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This is the question:

Find the integral using residue theorem.

$$\int_0^{2\pi}{d\theta \over1+8\cos^2\theta} $$

I solved it like this :

$$\int_0^{2\pi}{d\theta \over1+8\cos^2\theta}=\int_0^{2 \pi} {d\phi \over 5+4\cos\phi} $$

using $$2\cos^2\theta=\cos 2\theta+1 \quad\quad and \quad 2\theta=\phi$$

Then i took $z=e^{i\phi}$ , so th integral now becomes :

$$\int_C {1 \over (2z^2+5z+2)} {dz \over iz} \quad c:|z|=1$$

Now using the residue theorem on the obtained poles i get answer as $$4\pi \over 3$$

Can someone please verify it

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Could you please add a short description of the main steps of your computation? I've computed this integral in SWP and I got $\int_{0}^{2\pi }\frac{d\theta }{1+8\cos ^{2}\theta }=\frac{2\pi }{3}$ – Américo Tavares Apr 26 '13 at 13:36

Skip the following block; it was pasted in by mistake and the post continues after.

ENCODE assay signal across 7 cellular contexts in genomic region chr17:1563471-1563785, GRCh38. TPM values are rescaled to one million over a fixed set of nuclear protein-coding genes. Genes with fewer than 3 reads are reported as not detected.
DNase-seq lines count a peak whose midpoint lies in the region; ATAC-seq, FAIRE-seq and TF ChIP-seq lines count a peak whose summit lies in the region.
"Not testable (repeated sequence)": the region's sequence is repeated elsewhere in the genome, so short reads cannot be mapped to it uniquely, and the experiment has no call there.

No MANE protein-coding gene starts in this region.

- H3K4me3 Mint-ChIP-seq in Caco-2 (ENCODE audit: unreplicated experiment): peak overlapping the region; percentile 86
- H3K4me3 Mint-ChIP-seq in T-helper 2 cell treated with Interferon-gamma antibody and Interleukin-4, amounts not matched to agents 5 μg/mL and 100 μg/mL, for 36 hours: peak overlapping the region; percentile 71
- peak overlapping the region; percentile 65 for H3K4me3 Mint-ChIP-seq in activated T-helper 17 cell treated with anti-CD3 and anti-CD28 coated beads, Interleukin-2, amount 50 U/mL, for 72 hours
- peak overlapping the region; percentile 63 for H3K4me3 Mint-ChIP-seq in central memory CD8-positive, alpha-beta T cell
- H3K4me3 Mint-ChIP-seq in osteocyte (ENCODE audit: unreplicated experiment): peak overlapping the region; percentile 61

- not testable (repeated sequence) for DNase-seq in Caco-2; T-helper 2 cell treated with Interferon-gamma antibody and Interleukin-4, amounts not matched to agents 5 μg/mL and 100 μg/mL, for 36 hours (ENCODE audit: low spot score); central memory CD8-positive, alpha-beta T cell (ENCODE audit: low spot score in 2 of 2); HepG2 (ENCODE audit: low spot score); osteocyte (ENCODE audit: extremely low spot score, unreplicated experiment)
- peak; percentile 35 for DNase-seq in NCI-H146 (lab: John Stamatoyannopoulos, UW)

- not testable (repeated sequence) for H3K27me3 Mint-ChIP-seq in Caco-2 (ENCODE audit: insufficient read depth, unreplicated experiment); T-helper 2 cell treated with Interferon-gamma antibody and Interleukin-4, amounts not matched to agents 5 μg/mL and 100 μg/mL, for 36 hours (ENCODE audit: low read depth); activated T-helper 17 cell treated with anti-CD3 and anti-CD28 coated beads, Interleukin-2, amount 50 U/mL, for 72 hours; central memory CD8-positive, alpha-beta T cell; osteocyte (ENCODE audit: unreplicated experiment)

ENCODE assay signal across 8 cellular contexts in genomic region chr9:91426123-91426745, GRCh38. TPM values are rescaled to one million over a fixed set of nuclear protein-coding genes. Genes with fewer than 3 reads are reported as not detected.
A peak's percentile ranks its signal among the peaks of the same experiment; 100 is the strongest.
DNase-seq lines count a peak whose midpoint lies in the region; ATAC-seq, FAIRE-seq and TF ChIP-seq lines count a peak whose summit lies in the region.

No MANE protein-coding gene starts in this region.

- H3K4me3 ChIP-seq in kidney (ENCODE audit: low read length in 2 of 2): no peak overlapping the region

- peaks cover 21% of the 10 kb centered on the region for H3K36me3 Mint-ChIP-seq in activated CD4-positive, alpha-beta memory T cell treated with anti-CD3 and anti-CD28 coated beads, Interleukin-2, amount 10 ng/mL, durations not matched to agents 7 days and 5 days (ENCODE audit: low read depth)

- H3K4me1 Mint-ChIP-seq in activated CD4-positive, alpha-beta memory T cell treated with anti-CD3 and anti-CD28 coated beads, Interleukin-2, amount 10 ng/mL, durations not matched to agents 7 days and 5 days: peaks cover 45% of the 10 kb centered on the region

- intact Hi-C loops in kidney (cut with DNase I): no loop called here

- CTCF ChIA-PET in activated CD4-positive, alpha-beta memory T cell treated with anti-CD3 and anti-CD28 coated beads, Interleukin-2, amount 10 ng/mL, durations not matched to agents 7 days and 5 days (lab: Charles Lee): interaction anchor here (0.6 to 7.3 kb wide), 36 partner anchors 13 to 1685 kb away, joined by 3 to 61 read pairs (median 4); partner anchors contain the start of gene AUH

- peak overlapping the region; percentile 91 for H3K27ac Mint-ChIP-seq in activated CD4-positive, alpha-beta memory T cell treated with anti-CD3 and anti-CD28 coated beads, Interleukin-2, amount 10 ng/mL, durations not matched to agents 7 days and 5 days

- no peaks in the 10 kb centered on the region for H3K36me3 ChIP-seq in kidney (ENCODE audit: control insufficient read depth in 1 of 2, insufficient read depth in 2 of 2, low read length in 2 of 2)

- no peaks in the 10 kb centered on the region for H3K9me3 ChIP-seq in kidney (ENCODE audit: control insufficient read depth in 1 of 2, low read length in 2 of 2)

@Américo Tavares i have added my steps – Aman Mittal Apr 26 '13 at 13:50
Thanks. ${}{}{}{}{}{}$ – Américo Tavares Apr 26 '13 at 13:52
It makes sense that your result is twice the result that @Americo produced: your substitution has you going around the circle twice. – Ron Gordon Apr 26 '13 at 14:02
@rongrodon i see it now. but the substitution should be made to find the poles easily. what should be done then ? what is the logic for dividing by 2 there so that the limits $0$ to $4\pi$ becomes $0$ to $2 \pi$ – Aman Mittal Apr 26 '13 at 14:13

Alternatively, you can write

$$\cos^2{\theta} = \frac14 \left ( e^{i \theta} + e^{-i \theta}\right )^2$$

so that you end up with

$$-i \oint_{|z|=1} \frac{dz}{z} \frac1{1+2 (z^2+2 + z^{-2})} = -i \oint_{|z|=1} dz \frac{z}{2 z^4+5 z^2+2}$$

Now if you want, you can sub $\zeta=z^2$ (which is fine because when $|z|=1$ then $|\zeta|=1$), and get

$$-i \frac12 \oint_{|z|=1} \frac{dz}{2 z^2+5 z+2}$$

so if you did the residue calculation right, you are off by a factor of $1/2$.

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